• Clean house, clean mind — I had many household projects that have been put on hold for years, from cleaning closets and garages, to landscaping and other activities. Have the mindset of “what can I get done, so when I am out of this, all these activities are out of the way?” There is also a sense of accomplishment when you look at what you’ve done. It’s progress, and we all feel good about that.
  • Whatever happens, it’s meant to be. I believe if you do the right thing, and everyday do the best you can, all will work out. Each day put your best foot forward and let the rest of the cards fall. In many cases, you recognize whatever has happened was meant to be, even if you cannot explain it at the time. Whatever your religion, try and find some inspiration on a day to day basis.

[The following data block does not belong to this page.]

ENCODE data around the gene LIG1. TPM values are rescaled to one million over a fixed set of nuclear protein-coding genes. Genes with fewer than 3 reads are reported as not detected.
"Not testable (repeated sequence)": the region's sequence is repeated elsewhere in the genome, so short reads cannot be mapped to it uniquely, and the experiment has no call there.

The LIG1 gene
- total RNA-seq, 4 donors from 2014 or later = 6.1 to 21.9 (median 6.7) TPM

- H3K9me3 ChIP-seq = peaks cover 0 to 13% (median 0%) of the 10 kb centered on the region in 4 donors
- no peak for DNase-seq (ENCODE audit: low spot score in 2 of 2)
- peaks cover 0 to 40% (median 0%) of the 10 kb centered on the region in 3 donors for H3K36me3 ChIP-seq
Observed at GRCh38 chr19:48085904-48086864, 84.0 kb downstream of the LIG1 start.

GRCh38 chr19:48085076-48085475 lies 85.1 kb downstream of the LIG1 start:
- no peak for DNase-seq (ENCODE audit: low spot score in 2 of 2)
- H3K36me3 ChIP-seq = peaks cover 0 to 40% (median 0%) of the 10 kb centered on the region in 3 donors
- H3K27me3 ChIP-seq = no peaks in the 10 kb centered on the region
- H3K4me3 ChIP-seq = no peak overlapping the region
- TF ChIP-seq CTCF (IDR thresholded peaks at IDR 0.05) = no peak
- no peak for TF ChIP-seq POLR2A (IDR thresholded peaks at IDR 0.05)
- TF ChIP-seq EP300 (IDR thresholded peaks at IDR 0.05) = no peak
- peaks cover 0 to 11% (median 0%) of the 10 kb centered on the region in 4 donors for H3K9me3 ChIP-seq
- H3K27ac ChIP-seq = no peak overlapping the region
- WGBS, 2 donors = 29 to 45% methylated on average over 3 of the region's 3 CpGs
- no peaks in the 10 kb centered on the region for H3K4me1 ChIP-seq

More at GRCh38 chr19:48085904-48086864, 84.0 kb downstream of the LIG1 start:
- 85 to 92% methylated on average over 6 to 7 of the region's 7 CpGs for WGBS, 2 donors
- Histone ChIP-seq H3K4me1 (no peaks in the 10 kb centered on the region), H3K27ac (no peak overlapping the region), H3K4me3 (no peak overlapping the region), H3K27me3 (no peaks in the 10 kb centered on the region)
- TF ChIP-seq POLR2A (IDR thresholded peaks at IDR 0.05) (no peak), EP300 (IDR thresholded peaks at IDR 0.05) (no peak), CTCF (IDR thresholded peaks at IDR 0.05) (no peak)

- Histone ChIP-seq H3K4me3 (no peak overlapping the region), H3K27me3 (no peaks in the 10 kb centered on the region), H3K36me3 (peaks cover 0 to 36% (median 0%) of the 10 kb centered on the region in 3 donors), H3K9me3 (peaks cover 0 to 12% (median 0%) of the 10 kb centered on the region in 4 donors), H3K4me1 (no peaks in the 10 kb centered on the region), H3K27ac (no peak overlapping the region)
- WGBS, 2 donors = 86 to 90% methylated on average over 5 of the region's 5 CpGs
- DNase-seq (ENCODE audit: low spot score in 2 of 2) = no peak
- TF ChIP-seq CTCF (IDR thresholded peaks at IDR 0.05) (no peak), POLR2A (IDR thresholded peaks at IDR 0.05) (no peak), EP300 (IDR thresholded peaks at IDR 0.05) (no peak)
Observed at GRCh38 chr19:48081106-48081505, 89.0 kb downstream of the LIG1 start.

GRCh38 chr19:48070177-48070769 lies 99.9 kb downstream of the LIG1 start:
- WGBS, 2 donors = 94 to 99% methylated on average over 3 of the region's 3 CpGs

• Stay away from the media and in-fighting — this is a time to work together and I am continuously surprised how adult professionals and politicians can’t seem to come together in this. It had gotten to me so much a couple weeks back, that I had to turn much of the media off. You really don’t miss much day to day. For me, if I limit it to 20–30 minutes every other day, I find myself in a much happier place. We are expecting updates by the hour, and life does not sort itself out that quickly. My hope is that the politicians and doctors, democrat or republic, can put their differences aside and work together.

From your experience, what are a few ideas that we can use to effectively offer support to our family and loved ones who are feeling anxious? Can you explain?